HOUSTON -- Everything's bigger in Texas, as they say, but can you live any larger than hearing George Strait sing at the Houston Livestock Show and Rodeo?
Around 80,000 fans filled the massive Reliant Stadium on Sunday night (March 17) for Strait's latest stop on the Cowboy Rides Away tour. Still it felt like a honky-tonk inside because Strait dug deep into his traditional country catalog, occasionally offering songs that haven't been in heavy rotation since the 1980s. For a solid two hours, he casually chatted about his career and sang almost everything you'd expect.
And somehow it went by really fast.
In this rare instance, the floor of the stadium was populated with seats, which isn't the case when a performance immediately follows a rodeo. A wide path from the back of the venue was created between two rows to make way for the King's procession to the stage. It really is a sight to see him march in with his court of handlers, beaming and waving to the crowd.
Although it was St. Patrick's Day, Strait was dressed in a simple blue plaid shirt, blue jeans, a shiny belt buckle and cowboy boots. However, it was the fans that probably needed a pinch to make sure this whole idea of a farewell tour isn't a dream.
Before his set began, the screens hanging from the roof showed footage of Strait appearing at the Houston Rodeo through the last 30 years. It's remarkable how he has hardly aged, both in his looks and his approach to entertaining.
Strait is famous for singing in-the-round, where the stage is set up in the middle of the floor and he walks from edge to edge after every other song or so. This time, he employed what he called a "lazy man's stage," which did the rotating for him. As a result, everybody got some face time with him.
"It seems like yesterday when I was at the Astrodome singing at the rodeo for the first time," he said fondly, after singing the classic "Ocean Front Property," the second song in his set. "Lucky for me, Eddie Rabbitt got sick," he added with a smile.
Strait said that the crowd could expect "old stuff, new stuff and surprises." And he was right.
During one segment, he talked about his first trip to Nashville in 1978, singing demos for his friend Darryl Staedler. He talked about hearing the demo for "Marina Del Rey" after a show at Billy Bob's Texas in Fort Worth, when songwriter Frank Dycus played him a cassette tape. He also said he'd better stand up when singing a few songs from the film Pure Country because that's what his character Dusty would have done.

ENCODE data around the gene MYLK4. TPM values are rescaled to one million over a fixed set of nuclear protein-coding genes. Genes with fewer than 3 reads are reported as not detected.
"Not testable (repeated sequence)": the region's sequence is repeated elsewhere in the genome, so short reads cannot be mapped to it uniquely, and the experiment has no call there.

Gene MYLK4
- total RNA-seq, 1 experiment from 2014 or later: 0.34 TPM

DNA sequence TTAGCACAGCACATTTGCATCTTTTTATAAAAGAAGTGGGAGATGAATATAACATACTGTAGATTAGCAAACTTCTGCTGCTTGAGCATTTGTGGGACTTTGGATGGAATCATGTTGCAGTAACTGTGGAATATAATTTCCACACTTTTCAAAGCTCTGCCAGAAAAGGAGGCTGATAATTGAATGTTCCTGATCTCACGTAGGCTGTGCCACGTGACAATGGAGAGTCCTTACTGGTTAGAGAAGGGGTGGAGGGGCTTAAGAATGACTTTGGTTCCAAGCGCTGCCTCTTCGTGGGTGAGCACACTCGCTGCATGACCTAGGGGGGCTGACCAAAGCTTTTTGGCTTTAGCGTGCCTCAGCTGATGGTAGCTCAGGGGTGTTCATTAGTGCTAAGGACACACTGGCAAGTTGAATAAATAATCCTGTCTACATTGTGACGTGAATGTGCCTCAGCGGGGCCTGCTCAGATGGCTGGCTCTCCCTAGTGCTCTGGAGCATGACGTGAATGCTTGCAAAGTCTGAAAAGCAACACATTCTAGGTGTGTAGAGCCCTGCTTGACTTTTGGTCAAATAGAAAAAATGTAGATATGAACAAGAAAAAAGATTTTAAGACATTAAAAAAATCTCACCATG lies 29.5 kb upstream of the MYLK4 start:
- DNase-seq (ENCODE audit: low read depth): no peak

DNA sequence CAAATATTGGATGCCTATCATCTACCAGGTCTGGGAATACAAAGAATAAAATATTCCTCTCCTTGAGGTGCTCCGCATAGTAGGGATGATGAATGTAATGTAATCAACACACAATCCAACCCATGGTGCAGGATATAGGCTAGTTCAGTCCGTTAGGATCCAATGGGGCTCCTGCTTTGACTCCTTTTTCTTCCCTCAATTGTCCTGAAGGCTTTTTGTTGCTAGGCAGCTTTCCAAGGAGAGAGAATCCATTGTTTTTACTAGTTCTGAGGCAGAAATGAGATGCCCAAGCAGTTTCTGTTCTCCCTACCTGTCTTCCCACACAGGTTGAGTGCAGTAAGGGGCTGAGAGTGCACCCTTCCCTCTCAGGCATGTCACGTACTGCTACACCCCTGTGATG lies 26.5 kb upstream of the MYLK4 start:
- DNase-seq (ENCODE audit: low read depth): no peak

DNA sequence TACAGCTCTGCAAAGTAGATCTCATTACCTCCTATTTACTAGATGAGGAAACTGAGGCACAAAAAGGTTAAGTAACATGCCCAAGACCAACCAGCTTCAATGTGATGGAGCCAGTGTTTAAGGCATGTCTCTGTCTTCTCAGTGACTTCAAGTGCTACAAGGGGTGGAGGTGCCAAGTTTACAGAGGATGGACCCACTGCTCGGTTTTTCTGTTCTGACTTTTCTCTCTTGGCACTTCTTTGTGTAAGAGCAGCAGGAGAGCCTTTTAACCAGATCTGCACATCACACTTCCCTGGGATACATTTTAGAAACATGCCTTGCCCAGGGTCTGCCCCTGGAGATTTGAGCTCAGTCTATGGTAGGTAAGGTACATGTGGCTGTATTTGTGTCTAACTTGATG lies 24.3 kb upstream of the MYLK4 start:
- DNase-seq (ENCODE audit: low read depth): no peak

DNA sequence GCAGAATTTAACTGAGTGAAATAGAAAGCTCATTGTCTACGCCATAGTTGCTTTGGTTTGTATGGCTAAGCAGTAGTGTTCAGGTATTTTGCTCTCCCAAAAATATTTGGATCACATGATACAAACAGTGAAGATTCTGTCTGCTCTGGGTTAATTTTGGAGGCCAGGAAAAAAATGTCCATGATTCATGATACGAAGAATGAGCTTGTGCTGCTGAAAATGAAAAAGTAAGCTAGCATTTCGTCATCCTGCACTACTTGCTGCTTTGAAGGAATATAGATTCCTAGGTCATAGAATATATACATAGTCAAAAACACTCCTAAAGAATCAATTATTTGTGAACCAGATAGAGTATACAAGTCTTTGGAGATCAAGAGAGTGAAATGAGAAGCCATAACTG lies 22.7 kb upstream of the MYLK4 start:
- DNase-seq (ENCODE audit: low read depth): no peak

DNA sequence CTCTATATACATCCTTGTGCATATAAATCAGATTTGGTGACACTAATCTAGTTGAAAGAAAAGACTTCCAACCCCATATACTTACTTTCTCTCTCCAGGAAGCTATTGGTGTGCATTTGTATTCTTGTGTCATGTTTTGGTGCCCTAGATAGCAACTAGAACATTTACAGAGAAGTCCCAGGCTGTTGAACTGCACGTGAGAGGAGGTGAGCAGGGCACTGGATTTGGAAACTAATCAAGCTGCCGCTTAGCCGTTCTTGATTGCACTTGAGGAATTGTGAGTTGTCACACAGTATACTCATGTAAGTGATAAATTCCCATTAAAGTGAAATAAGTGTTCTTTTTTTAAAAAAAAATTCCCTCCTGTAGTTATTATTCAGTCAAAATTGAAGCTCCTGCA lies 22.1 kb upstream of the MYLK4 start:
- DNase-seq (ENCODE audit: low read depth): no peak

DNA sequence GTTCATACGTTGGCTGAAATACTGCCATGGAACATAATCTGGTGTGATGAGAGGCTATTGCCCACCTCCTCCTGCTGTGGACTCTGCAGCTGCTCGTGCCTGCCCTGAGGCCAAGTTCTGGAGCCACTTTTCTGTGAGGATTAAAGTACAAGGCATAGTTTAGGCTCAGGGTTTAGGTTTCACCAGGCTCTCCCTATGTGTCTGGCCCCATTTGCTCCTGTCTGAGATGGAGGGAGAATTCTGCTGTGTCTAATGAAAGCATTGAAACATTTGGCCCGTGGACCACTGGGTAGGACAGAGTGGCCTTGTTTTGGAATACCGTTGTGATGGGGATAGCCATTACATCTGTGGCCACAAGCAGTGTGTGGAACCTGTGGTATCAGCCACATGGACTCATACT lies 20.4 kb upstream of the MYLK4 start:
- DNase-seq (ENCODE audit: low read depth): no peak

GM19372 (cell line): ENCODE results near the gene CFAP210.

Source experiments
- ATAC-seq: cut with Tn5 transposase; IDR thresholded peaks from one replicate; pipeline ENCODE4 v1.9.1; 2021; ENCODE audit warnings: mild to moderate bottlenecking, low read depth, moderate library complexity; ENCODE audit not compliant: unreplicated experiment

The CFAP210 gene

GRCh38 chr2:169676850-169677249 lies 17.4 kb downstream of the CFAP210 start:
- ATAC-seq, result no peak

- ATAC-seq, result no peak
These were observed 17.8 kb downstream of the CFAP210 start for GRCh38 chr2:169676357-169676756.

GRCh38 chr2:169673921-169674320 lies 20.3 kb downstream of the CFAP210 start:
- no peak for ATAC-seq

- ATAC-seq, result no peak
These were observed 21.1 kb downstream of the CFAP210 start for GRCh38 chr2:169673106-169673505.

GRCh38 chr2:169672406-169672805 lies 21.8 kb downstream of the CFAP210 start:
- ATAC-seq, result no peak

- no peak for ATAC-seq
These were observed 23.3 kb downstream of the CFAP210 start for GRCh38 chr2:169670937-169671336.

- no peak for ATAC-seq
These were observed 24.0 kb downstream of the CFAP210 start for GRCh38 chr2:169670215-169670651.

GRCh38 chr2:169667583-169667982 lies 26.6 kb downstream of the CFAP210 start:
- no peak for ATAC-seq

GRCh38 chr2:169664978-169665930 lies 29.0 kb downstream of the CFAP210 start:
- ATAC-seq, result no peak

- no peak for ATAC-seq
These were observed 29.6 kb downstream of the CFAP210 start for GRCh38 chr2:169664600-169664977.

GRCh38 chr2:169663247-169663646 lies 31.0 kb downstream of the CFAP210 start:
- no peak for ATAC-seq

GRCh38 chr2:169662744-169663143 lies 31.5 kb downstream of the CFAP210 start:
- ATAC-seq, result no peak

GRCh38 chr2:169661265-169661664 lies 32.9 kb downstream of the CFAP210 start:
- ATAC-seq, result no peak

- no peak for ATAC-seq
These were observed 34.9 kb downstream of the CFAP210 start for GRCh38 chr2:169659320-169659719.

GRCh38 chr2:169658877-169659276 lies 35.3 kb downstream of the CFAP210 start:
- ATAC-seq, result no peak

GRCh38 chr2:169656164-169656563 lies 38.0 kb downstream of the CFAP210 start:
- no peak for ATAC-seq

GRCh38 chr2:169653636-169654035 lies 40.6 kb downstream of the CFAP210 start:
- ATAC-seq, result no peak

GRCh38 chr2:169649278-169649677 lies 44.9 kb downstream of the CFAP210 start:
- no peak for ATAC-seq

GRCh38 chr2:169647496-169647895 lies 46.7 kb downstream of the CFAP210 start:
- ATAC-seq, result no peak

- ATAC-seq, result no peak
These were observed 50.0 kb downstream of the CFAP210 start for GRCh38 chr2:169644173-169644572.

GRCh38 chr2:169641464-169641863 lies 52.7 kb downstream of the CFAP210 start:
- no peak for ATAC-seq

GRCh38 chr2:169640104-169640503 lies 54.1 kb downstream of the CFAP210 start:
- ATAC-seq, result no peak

For a while there, it seemed like somebody put the 1995 box set Strait Out of the Box into the CD player and hit the random button: "Blame It on Mexico," "Her Goodbye Hit Me in the Heart," "80 Proof Bottle of Tear Stopper," "You'll Always Be a Fire I Can't Put Out," "The King of Broken Hearts" and "Where the Sidewalk Ends" all got a moment in the spotlight.
From there, he jumped into "River of Love," "How 'Bout Them Cowgirls" and "Give It Away," taking a short break to help give away a new home to an injured soldier, courtesy of the Military Warriors organization.
After a well-chosen cover of "Middle Age Crazy," a Top 10 country hit for Jerry Lee Lewis in 1977, Strait eased into one of his most famous songs, "Amarillo by Morning." And when he sang about the cowboy whose saddle was taken in Houston, the crowd erupted.
For some longtime fans, that was the highlight of the show. For others, it might have been the chance to sing along with "Unwound," "The Chair" or "All My Exes Live in Texas." Maybe it was when Martina McBride, grinning ear-to-ear, returned to the stage after an opening set to sing two classic country duets. Or maybe it was having the opportunity to hear a brand new Strait single, "Give It All We Got Tonight."
For me, it would be watching him perform "I'll Always Remember You" and "Troubadour" back to back and realizing that he's acknowledging the end of an era. After next year, he'll be done touring after more than 30 years on the road. I've seen him play at least seven times now, and this was my favorite show yet.
On this night, crowds were treated to a brief opening set by the Randy Rogers Band, a huge draw in Texas, as well as a longer set by McBride, who's appearing on all dates. As always, McBride's big voice brought down the house on "A Broken Wing" and "Independence Day." And she surprised the audience by wailing on the harmonica on "Love's the Only House." Her positive stage energy certainly helped get the crowd ready for a historic night.
Luckily though, Houston isn't where the cowboy rides away. So rather than a sad farewell, this St. Patrick's Day set left fans feeling lucky to once again be in the presence of the King.